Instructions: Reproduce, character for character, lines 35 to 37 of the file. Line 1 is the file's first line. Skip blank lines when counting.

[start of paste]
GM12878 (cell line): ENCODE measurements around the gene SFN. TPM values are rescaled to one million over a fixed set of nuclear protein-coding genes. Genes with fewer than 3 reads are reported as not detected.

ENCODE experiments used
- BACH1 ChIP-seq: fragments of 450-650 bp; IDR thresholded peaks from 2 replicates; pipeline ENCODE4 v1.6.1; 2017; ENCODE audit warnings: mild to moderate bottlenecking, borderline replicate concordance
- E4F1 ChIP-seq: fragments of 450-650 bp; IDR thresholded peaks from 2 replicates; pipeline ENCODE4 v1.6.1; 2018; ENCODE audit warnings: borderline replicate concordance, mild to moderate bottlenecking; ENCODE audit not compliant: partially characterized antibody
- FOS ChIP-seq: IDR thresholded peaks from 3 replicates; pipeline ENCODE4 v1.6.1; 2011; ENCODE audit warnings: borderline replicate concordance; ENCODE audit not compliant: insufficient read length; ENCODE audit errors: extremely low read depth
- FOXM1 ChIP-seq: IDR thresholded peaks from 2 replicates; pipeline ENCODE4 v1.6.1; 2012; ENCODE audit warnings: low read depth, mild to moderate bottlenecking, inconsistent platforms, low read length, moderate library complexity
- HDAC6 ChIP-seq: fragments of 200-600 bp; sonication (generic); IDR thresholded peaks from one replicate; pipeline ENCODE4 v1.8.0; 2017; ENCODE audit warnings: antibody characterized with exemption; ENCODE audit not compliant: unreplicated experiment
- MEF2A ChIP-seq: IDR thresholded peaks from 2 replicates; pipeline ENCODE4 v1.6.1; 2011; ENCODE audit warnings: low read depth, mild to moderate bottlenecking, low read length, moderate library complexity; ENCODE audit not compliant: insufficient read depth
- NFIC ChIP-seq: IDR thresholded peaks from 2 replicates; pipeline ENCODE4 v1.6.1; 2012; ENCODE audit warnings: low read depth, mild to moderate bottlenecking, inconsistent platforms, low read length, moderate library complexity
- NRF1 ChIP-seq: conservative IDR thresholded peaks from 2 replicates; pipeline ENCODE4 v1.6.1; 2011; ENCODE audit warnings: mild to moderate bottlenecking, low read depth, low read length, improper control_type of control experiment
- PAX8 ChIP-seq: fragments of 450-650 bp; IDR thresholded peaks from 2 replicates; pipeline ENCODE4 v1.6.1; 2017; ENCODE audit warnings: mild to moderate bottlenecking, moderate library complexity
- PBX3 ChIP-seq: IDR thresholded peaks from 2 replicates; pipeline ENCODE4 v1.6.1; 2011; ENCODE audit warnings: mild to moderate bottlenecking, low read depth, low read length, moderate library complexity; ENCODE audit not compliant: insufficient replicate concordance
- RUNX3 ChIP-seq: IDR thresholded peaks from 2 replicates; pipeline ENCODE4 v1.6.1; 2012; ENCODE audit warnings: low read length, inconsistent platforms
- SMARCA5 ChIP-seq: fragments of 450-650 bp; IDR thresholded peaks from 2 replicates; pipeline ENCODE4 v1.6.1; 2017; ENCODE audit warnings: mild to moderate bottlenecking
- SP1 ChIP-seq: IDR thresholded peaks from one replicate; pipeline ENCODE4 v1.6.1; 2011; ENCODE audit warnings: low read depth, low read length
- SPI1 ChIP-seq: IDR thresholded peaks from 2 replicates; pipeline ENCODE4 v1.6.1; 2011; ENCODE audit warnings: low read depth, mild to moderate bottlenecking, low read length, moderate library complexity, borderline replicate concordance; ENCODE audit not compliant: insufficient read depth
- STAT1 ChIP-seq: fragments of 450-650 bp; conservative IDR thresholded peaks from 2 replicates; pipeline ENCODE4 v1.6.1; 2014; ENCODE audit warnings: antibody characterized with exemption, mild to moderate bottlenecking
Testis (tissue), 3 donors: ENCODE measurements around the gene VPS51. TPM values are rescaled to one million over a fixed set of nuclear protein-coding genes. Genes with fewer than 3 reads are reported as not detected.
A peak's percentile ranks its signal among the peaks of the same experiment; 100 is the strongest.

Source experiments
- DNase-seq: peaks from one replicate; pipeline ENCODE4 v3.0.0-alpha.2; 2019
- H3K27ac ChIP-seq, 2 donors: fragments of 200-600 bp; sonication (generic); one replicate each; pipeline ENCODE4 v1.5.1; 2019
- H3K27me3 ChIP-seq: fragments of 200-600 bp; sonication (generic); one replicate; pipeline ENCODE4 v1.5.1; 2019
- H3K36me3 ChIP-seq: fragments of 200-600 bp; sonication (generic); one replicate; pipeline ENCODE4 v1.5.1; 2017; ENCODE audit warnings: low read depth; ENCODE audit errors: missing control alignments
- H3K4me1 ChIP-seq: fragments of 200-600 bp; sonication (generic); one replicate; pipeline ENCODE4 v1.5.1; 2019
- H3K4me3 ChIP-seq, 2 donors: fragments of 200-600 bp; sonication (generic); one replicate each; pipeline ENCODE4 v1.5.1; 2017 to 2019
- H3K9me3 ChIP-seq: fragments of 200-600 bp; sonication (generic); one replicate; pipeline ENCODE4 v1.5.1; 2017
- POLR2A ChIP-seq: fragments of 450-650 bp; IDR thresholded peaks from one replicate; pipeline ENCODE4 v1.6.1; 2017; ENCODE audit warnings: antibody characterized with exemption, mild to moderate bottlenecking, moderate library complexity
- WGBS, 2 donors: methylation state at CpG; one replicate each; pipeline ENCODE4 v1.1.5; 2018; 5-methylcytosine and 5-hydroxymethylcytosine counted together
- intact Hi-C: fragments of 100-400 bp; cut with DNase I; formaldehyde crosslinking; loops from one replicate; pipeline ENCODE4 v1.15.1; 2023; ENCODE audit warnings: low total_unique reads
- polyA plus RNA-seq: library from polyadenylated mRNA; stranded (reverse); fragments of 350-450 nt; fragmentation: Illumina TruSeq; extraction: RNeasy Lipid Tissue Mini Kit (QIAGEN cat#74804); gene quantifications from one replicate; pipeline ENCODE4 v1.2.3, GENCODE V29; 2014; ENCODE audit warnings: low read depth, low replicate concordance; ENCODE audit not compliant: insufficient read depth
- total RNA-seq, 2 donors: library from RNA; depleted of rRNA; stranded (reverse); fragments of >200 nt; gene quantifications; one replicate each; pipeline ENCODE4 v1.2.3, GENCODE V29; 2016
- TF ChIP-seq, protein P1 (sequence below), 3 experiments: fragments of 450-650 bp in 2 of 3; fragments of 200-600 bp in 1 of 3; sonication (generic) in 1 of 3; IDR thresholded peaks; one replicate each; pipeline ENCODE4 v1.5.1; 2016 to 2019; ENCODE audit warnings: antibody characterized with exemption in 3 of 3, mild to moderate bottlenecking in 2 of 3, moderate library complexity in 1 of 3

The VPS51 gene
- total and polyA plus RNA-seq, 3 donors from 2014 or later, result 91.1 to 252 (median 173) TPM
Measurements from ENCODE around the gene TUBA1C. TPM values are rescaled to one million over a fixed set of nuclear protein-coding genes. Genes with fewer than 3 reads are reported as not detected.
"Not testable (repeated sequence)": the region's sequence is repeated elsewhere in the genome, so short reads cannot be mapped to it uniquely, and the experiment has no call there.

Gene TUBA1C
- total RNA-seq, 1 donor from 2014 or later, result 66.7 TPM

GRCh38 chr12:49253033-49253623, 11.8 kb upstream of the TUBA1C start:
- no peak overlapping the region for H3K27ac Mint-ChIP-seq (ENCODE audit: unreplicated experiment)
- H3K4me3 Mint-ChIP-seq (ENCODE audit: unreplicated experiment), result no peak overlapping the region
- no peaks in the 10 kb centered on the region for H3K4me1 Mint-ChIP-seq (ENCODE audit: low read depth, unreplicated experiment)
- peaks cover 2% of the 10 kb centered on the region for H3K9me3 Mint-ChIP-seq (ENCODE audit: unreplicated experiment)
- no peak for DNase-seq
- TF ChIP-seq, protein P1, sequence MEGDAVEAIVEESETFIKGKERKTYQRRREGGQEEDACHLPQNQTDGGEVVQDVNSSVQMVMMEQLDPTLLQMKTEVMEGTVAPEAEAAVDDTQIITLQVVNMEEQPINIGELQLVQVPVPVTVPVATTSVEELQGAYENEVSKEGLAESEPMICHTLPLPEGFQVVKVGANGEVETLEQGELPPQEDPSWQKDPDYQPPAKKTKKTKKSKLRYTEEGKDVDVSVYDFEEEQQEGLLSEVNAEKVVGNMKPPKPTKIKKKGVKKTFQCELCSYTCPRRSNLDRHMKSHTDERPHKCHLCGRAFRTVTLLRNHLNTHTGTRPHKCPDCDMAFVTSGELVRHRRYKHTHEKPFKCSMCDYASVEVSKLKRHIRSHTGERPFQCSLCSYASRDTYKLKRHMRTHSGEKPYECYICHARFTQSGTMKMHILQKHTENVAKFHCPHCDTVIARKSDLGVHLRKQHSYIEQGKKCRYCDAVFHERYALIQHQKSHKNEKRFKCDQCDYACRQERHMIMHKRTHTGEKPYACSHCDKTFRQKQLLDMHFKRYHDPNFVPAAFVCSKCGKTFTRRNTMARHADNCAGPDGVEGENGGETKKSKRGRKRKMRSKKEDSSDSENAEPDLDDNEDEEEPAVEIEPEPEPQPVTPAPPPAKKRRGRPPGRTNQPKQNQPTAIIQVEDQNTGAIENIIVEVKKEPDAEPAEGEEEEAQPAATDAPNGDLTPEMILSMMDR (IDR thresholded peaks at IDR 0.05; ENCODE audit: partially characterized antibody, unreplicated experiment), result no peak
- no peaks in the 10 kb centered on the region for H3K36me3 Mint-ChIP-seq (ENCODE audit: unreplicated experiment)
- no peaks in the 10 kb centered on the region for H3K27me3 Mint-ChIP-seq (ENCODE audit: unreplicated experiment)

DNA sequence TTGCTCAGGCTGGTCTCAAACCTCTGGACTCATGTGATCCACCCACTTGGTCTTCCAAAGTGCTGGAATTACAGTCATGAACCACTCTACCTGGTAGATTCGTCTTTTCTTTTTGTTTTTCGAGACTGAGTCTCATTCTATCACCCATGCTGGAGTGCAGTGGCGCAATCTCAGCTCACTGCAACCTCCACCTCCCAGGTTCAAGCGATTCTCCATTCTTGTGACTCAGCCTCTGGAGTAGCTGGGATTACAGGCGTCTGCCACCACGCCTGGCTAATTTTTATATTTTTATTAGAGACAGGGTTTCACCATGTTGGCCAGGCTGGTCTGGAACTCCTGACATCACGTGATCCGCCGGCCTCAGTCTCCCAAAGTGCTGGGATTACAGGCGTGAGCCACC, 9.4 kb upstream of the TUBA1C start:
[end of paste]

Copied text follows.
- total and polyA plus RNA-seq, 3 donors from 2014 or later, result 91.1 to 252 (median 173) TPM
Measurements from ENCODE around the gene TUBA1C. TPM values are rescaled to one million over a fixed set of nuclear protein-coding genes. Genes with fewer than 3 reads are reported as not detected.
"Not testable (repeated sequence)": the region's sequence is repeated elsewhere in the genome, so short reads cannot be mapped to it uniquely, and the experiment has no call there.